Plant pots
Thrive and Trellis have committed to working together to create a professional body for Social & Therapeutic Horticulture (STH). To further this aim, a STH forum has been established, comprising mainly of experienced STH practitioners, to help us navigate a way forward to achieving this.

Thrive and Trellis arranged an inaugural meeting for STH forum members on 21st November. Representing Thrive at the meeting were Thrive's CEO Kathryn Rossiter and Thrive's Training, Education & Consultancy Manager, Damien Newman. In the meeting members discussed potential benefits of a professional body – both for the sector in general and individual practitioners – as well as possible challenges.

Below is a summary of key findings from the meeting.

Potential benefits of a professional body for the sector in general:

  • Increased awareness and understanding of STH and how it differentiates from gardening in general
  • Greater confidence in STH qualifications and recognition for the profession itself
  • Making STH more accessible
  • Attracting more people and funding into STH
  • Encouraging more research
  • Enabling other agencies and organisations to collaborate on projects; finding local practitioners and programmes; and sharing green space availability
  • Building wider networks.

Benefits for STH practitioners specifically could include:

  • Professional STH oversight including evidence-based practice and a clear professional value base
  • Formal definition of roles with associated skills, experience, knowledge levels and qualifications
  • Professional indemnity insurance protection for practitioners
  • Setting and overseeing standards
  • CPD (continuous professional development)
  • Opportunities for supervision, networking, support and advice
  • Establishing a directory of STH programmes and practitioners

Potential challenges could be:

  • Cost of registration, CPD and training (especially for STH volunteers)
  • How to recognise the different qualifications and/or experience levels of current practitioners for registration and how to manage those who don’t hold a qualification
  • How to represent the diversity of STH organisations and make the professional body accessible to smaller ones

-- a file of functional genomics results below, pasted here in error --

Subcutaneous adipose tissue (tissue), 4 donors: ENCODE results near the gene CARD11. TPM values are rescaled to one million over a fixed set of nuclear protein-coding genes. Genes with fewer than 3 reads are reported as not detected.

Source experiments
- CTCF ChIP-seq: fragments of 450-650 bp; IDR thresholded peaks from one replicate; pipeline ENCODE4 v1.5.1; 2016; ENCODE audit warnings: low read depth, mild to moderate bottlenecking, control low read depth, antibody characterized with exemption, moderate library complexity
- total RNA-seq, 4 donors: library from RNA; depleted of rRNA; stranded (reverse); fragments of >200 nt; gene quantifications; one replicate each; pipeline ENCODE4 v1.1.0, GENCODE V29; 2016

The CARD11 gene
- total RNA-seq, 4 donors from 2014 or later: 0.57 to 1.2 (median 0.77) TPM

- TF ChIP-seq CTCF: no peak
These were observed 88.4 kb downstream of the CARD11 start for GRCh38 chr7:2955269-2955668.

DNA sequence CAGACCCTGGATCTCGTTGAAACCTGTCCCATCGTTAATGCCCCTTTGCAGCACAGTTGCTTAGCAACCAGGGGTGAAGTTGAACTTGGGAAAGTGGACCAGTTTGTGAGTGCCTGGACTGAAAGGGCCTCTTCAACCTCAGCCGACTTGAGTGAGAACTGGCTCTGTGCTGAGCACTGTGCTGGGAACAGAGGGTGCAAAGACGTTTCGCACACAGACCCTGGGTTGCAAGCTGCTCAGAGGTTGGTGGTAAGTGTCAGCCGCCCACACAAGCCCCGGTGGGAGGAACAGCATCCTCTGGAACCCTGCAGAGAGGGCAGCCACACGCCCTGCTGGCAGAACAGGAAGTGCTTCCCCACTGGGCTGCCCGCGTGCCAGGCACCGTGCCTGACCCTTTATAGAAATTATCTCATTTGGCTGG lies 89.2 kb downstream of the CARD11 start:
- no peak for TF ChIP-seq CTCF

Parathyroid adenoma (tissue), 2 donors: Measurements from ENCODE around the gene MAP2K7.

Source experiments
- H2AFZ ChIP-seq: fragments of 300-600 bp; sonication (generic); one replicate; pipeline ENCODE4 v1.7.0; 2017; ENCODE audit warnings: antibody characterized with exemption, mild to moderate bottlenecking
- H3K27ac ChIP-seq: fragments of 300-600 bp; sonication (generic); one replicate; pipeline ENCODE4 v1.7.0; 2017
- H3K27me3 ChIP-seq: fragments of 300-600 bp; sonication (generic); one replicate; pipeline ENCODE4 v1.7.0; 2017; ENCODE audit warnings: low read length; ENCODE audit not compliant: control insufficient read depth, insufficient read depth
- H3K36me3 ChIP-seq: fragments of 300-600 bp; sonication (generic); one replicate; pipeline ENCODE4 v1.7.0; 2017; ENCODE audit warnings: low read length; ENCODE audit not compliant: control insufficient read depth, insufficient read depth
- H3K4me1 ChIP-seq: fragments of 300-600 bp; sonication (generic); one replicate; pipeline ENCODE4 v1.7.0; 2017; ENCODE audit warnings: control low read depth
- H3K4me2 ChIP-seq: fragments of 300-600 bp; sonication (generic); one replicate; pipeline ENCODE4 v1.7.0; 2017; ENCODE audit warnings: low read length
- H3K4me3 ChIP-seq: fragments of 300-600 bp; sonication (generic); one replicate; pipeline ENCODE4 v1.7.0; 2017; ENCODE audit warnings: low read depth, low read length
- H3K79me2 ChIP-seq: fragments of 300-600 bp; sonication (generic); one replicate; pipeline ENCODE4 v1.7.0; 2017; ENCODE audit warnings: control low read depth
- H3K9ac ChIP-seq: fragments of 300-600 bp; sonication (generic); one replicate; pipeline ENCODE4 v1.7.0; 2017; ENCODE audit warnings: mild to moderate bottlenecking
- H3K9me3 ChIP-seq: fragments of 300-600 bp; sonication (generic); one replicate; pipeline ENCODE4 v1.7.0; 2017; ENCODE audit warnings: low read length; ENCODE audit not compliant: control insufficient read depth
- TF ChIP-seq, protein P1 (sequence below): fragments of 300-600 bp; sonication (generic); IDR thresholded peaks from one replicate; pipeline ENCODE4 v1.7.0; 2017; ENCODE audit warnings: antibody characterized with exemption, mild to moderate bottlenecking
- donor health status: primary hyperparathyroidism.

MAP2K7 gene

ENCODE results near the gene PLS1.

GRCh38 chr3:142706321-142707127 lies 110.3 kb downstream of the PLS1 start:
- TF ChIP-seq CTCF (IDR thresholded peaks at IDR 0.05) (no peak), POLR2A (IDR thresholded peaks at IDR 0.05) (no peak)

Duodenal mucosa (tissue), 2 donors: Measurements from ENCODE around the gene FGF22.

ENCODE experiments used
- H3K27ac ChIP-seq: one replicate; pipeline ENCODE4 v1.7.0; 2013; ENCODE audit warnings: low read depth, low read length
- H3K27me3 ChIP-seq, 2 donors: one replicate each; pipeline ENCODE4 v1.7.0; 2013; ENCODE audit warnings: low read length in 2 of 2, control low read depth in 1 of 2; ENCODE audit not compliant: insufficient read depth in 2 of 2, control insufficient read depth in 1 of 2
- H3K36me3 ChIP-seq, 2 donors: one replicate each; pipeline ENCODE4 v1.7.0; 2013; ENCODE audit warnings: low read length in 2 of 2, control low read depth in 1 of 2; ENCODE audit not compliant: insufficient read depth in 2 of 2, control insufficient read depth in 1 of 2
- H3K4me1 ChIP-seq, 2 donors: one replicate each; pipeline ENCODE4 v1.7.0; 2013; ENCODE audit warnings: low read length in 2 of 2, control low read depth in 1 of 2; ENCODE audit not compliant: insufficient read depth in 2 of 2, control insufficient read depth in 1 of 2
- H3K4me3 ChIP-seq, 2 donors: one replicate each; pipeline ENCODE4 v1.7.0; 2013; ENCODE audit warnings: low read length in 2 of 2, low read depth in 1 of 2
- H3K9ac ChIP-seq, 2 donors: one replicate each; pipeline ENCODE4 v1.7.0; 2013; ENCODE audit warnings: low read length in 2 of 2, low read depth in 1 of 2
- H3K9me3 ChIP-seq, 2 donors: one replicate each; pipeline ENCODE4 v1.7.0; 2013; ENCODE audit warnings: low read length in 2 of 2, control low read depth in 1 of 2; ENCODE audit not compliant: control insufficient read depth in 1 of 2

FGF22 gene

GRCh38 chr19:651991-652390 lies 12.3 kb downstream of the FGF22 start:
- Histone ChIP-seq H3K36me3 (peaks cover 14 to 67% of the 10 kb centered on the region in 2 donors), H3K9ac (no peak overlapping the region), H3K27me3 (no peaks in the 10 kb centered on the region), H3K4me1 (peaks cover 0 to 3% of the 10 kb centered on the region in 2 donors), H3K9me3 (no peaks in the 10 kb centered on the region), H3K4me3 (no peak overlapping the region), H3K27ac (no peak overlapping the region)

• How to monitor standards (e.g., Ofsted-type inspections), instil safeguarding practices and be able to shut down unsafe projects or suspend practitioners who have lapsed CPD or had complaints raised against them
  • Establishing the resources to do all of the above

Other ideas raised included:

  • Creating a Code of Conduct that provides basic standards of care – for example, not all organisations in green social prescribing and STH have appropriate standards and safeguarding in place to protect clients and service users
  • Identifying who and which organisations should be involved in setting up a professional body
  • Speaking with other key stakeholders such as clients, employers and people who pay for us to do our work about what they would expect membership of this professional body to mean
Jan with clients 1 of 1

In terms of next steps, members agreed the following actions:

  • Make a start by defining practitioner roles and skills/knowledge levels
  • Evaluate different levels of membership e.g., student, associate, etc. as well as the value of a points-based system that recognises different qualifications and years of experience
  • Look at how other emerging professional bodies have been set up and any key learnings from these
  • Look at similar bodies overseas such as the American Horticultural Therapy Association (AHTA) in the US as well as other training providers such as the Forest Schools

All in all, the STH forum meeting was a very productive start to our goal of creating a STH professional body and we will keep you updated on progress and key milestones reached throughout 2023

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